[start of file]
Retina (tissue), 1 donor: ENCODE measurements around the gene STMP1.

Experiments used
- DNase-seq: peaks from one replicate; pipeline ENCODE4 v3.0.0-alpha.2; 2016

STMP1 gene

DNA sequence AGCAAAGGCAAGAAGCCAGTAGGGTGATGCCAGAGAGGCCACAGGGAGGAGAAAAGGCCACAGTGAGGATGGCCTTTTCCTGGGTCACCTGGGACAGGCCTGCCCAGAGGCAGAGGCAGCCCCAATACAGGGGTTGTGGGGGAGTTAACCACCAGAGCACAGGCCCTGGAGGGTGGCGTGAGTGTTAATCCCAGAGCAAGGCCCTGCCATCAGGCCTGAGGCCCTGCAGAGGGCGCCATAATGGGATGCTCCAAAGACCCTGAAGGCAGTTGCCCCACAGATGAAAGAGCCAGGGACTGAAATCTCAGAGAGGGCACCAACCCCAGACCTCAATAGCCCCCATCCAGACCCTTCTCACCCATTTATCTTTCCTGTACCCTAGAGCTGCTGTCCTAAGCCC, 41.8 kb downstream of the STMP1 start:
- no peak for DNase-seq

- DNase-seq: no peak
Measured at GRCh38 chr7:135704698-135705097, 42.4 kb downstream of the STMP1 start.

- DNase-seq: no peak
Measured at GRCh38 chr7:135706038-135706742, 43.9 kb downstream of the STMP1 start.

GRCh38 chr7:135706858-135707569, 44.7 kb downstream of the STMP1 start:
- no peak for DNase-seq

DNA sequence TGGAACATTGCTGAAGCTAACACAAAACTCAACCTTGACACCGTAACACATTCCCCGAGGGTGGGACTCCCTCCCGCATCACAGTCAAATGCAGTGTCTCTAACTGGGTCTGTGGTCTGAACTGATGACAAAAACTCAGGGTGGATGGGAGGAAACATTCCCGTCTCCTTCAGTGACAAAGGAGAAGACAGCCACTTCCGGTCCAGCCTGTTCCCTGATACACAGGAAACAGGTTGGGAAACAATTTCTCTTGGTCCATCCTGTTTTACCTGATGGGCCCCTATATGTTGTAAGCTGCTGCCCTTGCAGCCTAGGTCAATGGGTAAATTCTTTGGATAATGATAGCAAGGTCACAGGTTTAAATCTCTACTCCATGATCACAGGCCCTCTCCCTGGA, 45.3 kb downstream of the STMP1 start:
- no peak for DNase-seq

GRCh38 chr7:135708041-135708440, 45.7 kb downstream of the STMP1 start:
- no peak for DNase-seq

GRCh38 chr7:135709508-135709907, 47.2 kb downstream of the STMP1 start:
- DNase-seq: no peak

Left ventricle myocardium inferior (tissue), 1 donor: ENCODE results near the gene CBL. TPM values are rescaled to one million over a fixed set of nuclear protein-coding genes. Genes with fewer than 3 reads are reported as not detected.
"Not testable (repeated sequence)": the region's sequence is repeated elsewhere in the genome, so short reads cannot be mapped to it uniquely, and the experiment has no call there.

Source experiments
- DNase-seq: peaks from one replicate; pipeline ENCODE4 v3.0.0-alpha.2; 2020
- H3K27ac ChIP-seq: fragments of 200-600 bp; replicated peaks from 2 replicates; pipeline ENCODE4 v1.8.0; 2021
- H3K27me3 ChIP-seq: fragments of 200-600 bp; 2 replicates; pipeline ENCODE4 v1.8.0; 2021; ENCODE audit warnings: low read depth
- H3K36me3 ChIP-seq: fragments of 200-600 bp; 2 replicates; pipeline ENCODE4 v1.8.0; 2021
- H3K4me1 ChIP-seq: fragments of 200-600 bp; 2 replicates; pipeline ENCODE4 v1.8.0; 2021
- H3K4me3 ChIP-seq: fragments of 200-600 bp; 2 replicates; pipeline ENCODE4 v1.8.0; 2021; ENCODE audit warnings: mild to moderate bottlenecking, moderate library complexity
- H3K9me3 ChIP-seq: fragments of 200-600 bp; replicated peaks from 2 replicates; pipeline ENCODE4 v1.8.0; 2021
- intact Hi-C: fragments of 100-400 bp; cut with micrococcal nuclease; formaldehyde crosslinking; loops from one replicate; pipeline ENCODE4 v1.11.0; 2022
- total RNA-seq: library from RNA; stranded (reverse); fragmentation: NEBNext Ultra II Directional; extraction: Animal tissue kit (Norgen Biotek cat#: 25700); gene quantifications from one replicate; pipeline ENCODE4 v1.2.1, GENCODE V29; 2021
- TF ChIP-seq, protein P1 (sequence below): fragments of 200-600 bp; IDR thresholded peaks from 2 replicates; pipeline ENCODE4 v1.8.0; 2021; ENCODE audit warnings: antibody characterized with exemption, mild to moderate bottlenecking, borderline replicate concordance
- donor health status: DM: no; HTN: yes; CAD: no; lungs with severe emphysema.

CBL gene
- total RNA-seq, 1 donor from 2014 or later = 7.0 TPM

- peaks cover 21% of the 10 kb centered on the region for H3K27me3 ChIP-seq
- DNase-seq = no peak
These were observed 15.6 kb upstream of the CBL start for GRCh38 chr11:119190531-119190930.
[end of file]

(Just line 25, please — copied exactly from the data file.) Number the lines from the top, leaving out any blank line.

- H3K36me3 ChIP-seq: fragments of 200-600 bp; 2 replicates; pipeline ENCODE4 v1.8.0; 2021